So,  I've spoken and saved my soul. What do you think?  We need to become better at reframing the law and order perspective that sadly holds such broad appeal.

Wednesday, August 31, 2011

Exterminating Cockroaches

No popular media has influenced so many people on gangs as the History Channel's "Gangland."  As a disclaimer, I was approached near the beginning of the series and asked to consult. After viewing their  episode on the Aryan Nation, I declined. Gangland is long on scary images and gangsters looking and talking tough, but very short on context.  It is the definition of stereotypes, not research.

The Gangland world is not the world of the streets, but the world of the TV studio. Its a world of black and white, good and evil, Us vs Them. As in this clip about the Traveling Vice Lords in Memphis.

So are gang members cockroaches to be exterminated by the blue-clad good guys? Are they "shitbags" as a Chicago law enforcement gang specialist insisted, and nothing else?   Or are they human beings,  who do wrong and very real damage but also live everyday lives, with mothers and grandmothers, children, wives or husbands?  Here's a simple question:  What do gang members do more:   drive-bys or washing dishes?  In other words, like all of us, gang members are real human beings. Their lives are mainly mundane.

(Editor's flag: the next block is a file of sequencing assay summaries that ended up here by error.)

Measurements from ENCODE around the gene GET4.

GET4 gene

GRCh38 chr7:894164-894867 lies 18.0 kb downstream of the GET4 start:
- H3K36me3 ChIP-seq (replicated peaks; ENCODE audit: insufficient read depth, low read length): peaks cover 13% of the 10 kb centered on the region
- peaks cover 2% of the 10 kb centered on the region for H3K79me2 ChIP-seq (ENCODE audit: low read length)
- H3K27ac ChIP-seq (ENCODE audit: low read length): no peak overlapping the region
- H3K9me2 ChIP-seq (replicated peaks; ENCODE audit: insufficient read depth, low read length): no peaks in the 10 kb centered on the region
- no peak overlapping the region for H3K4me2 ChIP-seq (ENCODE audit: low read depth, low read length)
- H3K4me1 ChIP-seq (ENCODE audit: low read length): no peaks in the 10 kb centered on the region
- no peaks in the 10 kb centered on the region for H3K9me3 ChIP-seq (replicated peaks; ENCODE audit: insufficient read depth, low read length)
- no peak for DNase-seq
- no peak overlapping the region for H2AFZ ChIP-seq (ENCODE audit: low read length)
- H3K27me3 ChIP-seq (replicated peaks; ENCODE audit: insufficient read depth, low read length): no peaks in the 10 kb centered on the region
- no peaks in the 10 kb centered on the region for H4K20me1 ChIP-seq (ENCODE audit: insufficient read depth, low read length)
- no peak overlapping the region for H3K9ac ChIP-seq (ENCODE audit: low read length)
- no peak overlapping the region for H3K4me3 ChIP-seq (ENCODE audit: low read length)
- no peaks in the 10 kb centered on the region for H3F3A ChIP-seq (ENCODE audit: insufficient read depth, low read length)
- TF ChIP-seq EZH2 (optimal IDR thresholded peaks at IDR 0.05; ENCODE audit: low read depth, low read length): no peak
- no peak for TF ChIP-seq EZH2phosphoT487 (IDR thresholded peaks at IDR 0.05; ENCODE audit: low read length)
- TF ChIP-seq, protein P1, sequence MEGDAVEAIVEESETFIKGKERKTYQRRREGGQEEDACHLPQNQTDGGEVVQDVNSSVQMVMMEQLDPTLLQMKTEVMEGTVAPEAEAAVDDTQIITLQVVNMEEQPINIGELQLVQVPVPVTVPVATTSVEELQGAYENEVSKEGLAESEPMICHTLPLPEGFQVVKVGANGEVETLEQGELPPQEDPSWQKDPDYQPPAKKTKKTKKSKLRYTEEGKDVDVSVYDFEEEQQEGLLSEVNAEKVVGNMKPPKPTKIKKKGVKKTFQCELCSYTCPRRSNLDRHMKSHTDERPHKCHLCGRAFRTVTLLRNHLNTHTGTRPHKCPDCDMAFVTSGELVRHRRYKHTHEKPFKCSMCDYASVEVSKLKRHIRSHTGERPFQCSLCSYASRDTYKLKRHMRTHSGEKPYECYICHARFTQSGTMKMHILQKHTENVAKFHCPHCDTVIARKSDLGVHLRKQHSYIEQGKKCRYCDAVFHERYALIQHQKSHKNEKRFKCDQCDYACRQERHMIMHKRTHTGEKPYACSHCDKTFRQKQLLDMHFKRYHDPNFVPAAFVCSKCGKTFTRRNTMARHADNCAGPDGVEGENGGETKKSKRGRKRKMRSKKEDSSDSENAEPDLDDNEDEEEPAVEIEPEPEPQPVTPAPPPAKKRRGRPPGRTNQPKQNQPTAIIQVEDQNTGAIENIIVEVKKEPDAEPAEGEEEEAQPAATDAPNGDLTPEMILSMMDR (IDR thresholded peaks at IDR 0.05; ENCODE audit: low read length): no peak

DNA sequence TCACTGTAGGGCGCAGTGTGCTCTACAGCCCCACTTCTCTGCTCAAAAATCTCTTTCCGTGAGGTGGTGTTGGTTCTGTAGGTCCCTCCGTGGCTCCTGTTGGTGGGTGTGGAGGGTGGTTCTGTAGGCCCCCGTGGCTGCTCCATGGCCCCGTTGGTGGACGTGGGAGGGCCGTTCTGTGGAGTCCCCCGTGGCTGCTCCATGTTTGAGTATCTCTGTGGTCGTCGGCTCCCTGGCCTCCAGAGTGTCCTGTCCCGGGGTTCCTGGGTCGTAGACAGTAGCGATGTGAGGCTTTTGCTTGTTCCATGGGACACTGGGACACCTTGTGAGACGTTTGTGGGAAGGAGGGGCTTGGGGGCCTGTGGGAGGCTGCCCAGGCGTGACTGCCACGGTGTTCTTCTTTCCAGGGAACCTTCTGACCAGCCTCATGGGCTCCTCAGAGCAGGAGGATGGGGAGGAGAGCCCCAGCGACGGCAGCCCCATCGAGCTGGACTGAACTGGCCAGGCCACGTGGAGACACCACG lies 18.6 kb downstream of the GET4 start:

But what about the violence? We should do everything we can to prevent it and people who kill and harm others need to be punished. I'll have more to say about violence in future blogs, but we need to keep in mind that street violence isn't the only kind of violence oppressing us. Let's not forget our wars of questionable legality and whose victims are mainly noncombatants.  Phillipe Bourgeois calls that "Direct Political" violence.  Bourgeois also reminds us of "structural violence" of unemployment, racism, and poverty.  This leads to "Everyday Violence" of survival, with hyper-masculinity an ever present reality. Street violence needs to be kept in context. 

Lest we forget, the police aren't always the good guys. What consequences do you think Jon Burge had in Chicago by torturing over a hundred black male gang members? And what example do CPD units like SOS provide in Chicago, when they robbed drug dealers, sold the drugs to gangs, and set up one gang to the benefit of another? And when the cover-up was threatened, its leader,  CPD officer Jerome Finnigan,  hired a "2-6" gang member to murder a fellow officer!  Now that is setting an example. What a role model!